Photo: iStock
Photo: iStock

Mother considered ‘Class 1 Heir’ of deceased

The rules for distribution of property of the deceased as per the Hindu Succession Act

My husband died last year. My father-in-law, who had three sons, including my husband, and a daughter, died earlier. He had a property in his name but he died without a will. However, my mother-in-law is refusing to give any share of my father-in-law’s property to me or my two children. What is my lawful right in the property and how do I make a claim?

—Kavya

I am assuming that you are a Hindu and accordingly, the Hindu Succession Act, 1956 (the “Act") would apply to you. I have also assumed that the property in question is not Hindu Undivided Family (HUF) property and was the personal self-acquired property of your father- in-law, over which he had full rights of disposition. As per the Act, in case your father-in-law died intestate (that is without a will), his property would have vested in his heirs being his relatives specified in Class I (Class I Heirs), as set out in the Act. From the facts provided by you, I understand that the Class I Heirs on your father-in law’s death would have been his wife and 4 (four) children (including your husband, since his father pre-deceased him) and that your father-in-law’s mother predeceased him (otherwise she too would have been a Class I Heir). On the death of your father-in law, each of his Class I Heirs would get an equal share in his self-acquired property. Accordingly, as per the Act, your husband would have been entitled to a one-fifth (1/5th) share of the self-acquired property of your father-in-law.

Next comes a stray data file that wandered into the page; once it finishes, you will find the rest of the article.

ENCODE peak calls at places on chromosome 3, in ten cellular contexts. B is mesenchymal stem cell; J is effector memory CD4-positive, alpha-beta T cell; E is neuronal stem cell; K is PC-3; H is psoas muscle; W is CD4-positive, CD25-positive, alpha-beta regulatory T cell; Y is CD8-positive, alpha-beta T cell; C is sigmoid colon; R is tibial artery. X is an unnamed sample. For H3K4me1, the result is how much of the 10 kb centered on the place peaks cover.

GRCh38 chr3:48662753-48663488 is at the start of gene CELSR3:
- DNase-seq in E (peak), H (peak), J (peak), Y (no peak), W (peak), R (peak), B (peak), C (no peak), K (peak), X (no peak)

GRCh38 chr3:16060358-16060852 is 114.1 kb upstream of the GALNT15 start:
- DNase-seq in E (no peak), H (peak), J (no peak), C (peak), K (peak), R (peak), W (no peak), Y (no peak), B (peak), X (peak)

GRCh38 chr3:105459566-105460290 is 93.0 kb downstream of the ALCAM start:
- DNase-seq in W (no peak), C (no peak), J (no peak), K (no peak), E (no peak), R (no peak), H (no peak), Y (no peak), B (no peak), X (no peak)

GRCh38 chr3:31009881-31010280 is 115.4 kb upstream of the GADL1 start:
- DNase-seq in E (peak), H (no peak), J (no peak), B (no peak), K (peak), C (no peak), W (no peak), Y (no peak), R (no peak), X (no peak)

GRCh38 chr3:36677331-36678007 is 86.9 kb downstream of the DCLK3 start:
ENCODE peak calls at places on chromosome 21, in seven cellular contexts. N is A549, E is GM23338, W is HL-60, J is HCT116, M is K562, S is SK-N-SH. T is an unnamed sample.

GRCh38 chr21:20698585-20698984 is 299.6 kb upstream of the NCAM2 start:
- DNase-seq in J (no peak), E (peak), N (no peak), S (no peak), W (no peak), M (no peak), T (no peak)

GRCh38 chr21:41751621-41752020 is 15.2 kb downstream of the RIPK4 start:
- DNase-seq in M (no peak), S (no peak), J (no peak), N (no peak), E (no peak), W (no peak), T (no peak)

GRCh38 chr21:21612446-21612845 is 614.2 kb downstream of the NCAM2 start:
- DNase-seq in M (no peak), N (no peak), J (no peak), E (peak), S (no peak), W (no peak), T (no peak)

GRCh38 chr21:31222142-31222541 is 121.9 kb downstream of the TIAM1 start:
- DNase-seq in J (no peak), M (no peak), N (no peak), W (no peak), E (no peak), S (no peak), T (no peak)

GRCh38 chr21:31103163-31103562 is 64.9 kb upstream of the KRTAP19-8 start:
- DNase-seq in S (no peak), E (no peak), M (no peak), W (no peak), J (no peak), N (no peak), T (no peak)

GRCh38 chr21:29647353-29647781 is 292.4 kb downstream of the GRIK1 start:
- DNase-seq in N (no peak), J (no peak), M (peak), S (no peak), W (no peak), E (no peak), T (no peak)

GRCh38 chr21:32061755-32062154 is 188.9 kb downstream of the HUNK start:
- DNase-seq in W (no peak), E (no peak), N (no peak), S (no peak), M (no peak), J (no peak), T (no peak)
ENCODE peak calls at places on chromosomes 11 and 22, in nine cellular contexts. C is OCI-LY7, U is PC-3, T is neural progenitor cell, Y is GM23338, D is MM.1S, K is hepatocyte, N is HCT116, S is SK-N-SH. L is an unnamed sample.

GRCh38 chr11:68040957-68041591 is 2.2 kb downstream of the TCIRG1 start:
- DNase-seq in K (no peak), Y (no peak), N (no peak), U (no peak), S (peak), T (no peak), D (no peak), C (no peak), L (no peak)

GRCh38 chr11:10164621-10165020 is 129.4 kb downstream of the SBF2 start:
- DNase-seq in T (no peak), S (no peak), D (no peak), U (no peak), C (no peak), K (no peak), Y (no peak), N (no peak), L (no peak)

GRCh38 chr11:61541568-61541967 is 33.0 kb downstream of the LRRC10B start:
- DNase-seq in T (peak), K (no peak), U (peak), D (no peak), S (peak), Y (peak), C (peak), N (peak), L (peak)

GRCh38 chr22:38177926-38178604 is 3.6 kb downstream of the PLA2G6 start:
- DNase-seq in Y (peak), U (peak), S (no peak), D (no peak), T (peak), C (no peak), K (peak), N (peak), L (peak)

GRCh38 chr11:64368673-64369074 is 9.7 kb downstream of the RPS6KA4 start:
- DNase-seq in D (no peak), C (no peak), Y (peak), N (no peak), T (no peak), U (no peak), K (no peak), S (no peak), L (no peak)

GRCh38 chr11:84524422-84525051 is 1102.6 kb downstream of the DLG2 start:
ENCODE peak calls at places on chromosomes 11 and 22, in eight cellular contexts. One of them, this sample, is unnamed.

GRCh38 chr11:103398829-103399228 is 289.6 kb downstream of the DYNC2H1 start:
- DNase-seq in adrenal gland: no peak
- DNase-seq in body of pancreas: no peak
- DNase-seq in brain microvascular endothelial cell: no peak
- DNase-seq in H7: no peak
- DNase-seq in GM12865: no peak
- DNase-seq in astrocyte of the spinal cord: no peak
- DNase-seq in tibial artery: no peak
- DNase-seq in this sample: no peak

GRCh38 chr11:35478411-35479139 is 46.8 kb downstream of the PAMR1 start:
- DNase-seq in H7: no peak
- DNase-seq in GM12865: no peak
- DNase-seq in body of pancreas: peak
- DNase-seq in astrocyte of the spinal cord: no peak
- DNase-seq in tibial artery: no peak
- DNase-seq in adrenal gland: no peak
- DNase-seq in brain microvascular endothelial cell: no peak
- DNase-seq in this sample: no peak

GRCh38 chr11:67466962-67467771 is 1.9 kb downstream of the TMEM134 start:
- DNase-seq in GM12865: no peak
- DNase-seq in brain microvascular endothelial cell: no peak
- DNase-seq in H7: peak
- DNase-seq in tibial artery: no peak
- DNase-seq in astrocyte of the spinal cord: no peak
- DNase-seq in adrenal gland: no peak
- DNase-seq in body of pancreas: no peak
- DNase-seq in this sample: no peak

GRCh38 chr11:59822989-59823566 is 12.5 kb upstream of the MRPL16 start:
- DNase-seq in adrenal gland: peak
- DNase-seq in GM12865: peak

I assume that your husband died intestate and therefore on the death of your husband, you along with your children and your mother-in-law would be the “Class I Heirs" of your husband and together all of you would be entitled to the one-fifth (1/5th) share in your father-in-law’s property which had vested in your husband. You, your children and your mother-in-law would each have an equal share in your husband’s property (and in the 1/5th share which he inherited in his father’s property) and therefore each of you will have a (one-fourth)1/4th share in your husband’s property.

You and your children can therefore together claim a three-forth (3/4th) share in the one-fifth (1/5th) share of your husband in his father’s self-acquired property.

You can send a notice to the remaining heirs of your father-in law, setting out your claim as above. If they do not give you and your children a three-fourth share (in the one-fifth share) which your husband inherited from his father (to which you and your children are entitled as per the Act), you would need to file legal proceedings to claim your share in your husband’s share in his father’s property.

For more queries, go to www.livemint.com/askmintmoney

Marylou Bilawala is partner, Wadia Ghandy & Co. Advocates, Solicitors and Notaries.

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